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Same-Sex Marriage: The New Normal
Posted on May 29, 2013
PARIS—An estimated (by police) 150,000 people took to the streets of the French capital Sunday to protest “le marriage pour tous.” That is “marriage for everyone,” the same-sex legislation signed into law last week by President Francois Hollande. Meanwhile, in the south of the country, the Palme d’Or, the highest honor of the Cannes Film Festival, was awarded to a film called “Blue Is the Warmest Color,” a long and very explicit film about a teenager’s wakening lesbianism.
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In fact, though a few hundred “casseurs”—“breakers”—broke windows and banged on cars at the end of the Paris manifestation, the great danger on the streets was being hit by “poussettes”—baby strollers. The protesting crowd was a Sunday family affair.
Also, some of the demonstrators may have been there to shout about President Hollande, the most unpopular French leader in memory. This all happened within the month the French economy officially slipped back into recession—not a good time for a leader raising income taxes and establishing wealth taxes. That tax, if you noticed, was the reason that Gerard
Europe, oddly, seems to be having more trouble accepting same-sex marriages—even in countries where heterosexual couples with children often don’t bother to go through any formal church or civil weddings. Go figure.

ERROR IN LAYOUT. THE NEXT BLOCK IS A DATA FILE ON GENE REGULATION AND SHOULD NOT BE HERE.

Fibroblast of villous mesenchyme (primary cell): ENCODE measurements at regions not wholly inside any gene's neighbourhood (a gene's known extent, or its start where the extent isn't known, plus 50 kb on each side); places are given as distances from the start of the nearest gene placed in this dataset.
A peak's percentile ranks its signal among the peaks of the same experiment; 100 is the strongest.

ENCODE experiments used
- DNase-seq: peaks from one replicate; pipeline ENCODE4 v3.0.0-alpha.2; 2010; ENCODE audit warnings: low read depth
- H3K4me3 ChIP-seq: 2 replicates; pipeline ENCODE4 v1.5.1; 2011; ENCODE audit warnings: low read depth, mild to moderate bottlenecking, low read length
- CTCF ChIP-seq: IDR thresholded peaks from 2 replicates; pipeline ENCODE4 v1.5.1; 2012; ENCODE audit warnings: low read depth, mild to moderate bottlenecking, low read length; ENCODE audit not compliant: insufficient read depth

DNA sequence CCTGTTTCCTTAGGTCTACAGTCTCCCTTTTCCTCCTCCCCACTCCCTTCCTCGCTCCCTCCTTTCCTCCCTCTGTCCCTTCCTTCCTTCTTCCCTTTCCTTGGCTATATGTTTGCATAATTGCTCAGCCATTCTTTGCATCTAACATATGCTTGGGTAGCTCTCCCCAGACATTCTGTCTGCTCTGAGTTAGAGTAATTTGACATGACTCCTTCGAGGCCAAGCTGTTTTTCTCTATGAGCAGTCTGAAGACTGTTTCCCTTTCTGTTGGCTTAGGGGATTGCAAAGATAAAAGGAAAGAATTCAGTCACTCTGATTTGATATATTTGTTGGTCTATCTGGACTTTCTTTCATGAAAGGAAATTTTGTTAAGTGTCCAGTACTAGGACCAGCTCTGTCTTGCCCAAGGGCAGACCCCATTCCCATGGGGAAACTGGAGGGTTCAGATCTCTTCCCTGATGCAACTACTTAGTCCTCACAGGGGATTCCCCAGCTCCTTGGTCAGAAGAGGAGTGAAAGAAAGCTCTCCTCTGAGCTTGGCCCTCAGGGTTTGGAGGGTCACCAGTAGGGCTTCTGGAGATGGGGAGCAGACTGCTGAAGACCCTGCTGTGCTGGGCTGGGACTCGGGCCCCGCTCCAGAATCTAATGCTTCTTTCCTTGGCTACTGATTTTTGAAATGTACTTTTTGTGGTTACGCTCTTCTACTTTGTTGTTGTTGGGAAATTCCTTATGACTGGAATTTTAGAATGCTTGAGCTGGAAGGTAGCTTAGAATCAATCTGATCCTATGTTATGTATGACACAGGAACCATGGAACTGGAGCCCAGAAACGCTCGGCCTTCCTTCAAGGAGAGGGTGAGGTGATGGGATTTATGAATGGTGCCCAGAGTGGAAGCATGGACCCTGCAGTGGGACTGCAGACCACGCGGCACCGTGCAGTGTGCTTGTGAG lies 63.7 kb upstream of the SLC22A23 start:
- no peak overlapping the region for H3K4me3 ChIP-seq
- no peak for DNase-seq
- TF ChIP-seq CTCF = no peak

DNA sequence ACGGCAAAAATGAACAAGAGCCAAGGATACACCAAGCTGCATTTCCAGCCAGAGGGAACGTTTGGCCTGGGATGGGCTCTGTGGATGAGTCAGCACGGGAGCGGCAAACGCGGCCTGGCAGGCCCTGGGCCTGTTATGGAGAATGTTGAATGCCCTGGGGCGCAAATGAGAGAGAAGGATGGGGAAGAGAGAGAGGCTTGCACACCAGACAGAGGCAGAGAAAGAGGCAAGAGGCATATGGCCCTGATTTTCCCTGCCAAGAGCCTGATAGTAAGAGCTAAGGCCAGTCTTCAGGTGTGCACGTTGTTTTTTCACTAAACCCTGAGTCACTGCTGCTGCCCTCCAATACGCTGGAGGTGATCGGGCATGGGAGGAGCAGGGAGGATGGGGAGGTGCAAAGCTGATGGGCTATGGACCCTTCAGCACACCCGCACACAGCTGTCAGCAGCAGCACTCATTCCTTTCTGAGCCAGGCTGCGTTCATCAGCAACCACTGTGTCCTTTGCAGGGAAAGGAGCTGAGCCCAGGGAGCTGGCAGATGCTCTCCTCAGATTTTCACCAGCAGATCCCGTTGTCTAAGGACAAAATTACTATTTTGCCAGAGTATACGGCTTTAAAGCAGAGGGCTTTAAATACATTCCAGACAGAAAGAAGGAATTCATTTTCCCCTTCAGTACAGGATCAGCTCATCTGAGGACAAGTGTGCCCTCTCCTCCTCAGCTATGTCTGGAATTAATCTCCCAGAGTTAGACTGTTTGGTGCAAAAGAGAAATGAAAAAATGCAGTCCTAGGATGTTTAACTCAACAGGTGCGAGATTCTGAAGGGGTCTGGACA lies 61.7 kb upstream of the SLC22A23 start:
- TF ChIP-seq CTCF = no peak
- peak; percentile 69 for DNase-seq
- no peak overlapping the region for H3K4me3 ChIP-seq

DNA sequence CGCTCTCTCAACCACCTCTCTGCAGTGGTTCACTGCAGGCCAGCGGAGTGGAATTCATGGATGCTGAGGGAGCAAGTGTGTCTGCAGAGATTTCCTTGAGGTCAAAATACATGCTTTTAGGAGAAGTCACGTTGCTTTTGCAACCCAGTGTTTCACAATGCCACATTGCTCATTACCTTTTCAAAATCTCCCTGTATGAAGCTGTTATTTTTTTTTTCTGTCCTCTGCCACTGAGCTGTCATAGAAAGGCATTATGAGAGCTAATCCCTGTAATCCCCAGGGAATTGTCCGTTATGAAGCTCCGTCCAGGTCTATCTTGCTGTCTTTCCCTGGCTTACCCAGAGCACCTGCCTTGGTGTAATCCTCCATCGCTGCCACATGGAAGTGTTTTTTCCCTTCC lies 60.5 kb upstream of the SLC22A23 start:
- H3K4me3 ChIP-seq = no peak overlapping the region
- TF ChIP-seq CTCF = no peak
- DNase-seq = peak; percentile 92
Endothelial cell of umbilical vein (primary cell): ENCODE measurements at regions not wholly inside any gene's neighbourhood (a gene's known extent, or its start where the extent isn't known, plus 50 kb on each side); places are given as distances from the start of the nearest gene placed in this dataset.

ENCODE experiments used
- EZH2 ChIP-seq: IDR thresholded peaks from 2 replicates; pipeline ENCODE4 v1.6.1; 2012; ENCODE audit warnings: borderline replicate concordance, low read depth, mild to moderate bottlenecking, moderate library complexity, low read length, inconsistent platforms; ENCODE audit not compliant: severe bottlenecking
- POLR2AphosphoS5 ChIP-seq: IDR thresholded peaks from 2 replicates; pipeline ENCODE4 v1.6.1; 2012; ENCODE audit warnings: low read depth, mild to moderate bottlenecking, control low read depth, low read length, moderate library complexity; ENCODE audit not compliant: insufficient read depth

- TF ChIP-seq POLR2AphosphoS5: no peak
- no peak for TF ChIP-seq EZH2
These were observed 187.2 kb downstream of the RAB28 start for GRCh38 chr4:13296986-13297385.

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While watching all this happening, I happened to be quietly reading “The Trust,” Alex Jones and Susan Tifft’s 1999 book on the growth of The New York Times. In one of many memorable scenes, Adolph Ochs, the Tennessee merchant who made the paper the greatest in the United States, if not the world, presided at an editorial board meeting in the 1920s and vetoed a proposal to write about same-sex couplings. Leaving the meeting with his son-in-law and successor, Arthur Hays Sulzberger, the old man asked, “What is a lesbian?”
Well, it’s all in the Cannes prize-winning film, selected by a jury headed by, of all people, Steven Spielberg, which for the first time gave the award not only to the director, Abdellatif Kechiche, but to the female co-stars as well. Critics from the United States doubted many Americans would sit through the movie. But who knows?
Two days later, the first same-sex wedding between Vincent and Bruno was, with great publicity and 600 guests, held in the southern city of Montpellier, called the San Francisco of France. There will be more. As of now, 14 countries, 12 American states and the District of Columbia have made same-sex unions legal. It’s too late for demonstrations. This is another new normal.
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